At the 1936 Olympics in Berlin, a University of Washington rowing team did the unthinkable: They beat the better-equipped and physically stronger Nazi and Italian teams to win the gold. Brute strength wasn’t the key, writes Daniel James Brown in The Boys in the Boat. Laser-sharp communications and coordination made the real difference.
“Crew is not about power or aggression. It’s about being smooth through the water,” he explains. “Just 220 strokes to victory and one rower out of sync can scuttle the entire operation.” What’s true for the rowers is true for your team members. Keep everyone in sync. The same level of communication and coordination is critical to success.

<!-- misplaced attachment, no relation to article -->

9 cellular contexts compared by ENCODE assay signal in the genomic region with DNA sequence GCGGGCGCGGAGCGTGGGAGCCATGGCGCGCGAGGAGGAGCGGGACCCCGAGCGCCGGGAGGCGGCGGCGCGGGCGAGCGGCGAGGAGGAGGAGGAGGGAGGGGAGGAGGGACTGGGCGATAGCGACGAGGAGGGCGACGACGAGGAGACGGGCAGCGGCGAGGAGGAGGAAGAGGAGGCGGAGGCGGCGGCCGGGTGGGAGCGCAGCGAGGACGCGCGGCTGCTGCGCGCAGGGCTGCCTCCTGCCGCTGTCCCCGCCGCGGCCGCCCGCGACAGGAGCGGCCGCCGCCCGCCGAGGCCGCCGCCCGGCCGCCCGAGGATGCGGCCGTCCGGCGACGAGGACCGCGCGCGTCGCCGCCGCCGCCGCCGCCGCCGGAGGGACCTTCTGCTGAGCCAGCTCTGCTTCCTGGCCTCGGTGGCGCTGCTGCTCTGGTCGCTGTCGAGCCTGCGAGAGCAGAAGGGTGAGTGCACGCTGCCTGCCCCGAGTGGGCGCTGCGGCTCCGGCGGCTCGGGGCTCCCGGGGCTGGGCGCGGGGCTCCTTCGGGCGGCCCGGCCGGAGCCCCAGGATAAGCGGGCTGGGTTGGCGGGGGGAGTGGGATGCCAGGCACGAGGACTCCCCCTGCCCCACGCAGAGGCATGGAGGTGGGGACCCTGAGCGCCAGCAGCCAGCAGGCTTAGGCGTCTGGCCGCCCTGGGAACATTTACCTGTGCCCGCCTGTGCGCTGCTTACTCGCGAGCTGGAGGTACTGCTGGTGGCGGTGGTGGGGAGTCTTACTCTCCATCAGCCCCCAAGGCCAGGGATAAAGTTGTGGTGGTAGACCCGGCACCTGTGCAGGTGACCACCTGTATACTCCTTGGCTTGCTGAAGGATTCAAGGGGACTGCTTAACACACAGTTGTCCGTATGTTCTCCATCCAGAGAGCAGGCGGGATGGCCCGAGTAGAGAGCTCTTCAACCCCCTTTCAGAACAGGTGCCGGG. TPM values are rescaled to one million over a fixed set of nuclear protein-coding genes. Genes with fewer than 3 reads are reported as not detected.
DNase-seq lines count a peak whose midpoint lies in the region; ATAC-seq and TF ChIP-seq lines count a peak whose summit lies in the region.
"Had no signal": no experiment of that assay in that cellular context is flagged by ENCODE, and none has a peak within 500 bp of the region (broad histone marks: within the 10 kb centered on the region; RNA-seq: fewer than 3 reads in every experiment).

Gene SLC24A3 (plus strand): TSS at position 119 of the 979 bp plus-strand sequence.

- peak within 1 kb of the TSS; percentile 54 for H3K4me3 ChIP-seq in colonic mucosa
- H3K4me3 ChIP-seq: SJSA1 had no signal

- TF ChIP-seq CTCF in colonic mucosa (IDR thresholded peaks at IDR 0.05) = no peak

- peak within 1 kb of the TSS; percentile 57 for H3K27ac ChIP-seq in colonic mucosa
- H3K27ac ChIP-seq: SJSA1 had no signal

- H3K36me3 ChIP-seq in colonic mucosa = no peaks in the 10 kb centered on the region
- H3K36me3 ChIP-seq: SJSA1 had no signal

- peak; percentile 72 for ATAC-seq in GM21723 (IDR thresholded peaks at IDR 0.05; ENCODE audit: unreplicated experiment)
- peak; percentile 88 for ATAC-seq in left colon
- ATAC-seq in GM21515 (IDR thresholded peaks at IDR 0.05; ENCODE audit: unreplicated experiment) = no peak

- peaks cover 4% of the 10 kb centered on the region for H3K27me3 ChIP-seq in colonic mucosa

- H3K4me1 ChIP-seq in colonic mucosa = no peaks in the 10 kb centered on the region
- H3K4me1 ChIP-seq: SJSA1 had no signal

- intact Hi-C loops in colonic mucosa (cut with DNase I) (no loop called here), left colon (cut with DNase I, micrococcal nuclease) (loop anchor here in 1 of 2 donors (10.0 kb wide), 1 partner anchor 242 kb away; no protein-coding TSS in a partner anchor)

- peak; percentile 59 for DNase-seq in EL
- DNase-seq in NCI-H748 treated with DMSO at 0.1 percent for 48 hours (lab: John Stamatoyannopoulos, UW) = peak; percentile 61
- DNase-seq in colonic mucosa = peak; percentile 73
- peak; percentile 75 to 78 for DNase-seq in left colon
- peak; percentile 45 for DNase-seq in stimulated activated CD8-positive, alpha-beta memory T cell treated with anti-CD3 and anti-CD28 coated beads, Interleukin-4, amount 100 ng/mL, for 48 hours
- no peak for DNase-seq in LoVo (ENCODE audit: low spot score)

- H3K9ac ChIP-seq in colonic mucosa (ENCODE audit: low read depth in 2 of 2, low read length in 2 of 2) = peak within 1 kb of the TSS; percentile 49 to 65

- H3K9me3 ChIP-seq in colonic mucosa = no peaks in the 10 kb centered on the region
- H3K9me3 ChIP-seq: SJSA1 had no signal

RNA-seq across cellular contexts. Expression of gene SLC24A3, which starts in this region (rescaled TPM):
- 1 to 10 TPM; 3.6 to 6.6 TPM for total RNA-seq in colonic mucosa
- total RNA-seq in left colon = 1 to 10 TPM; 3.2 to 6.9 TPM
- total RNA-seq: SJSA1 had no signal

Sometimes excluding people comes with the best intentions: Why overwhelm everyone with a group email that doesn’t apply to their specific tasks? Fair question, but the answer should be obvious: You’re all in the same boat.
Excluding some members from communications runs the risk of creating conflicts and interpersonal issues. Avoid offending any team member—and creating potential escalation points—by including everyone in communications from the very beginning.
- Don’t decide what people should know: Share the same level of information with the entire team
- Maintain transparency at every step of the project
- Make everyone accountable to each other
- Build trust by encouraging team member accountability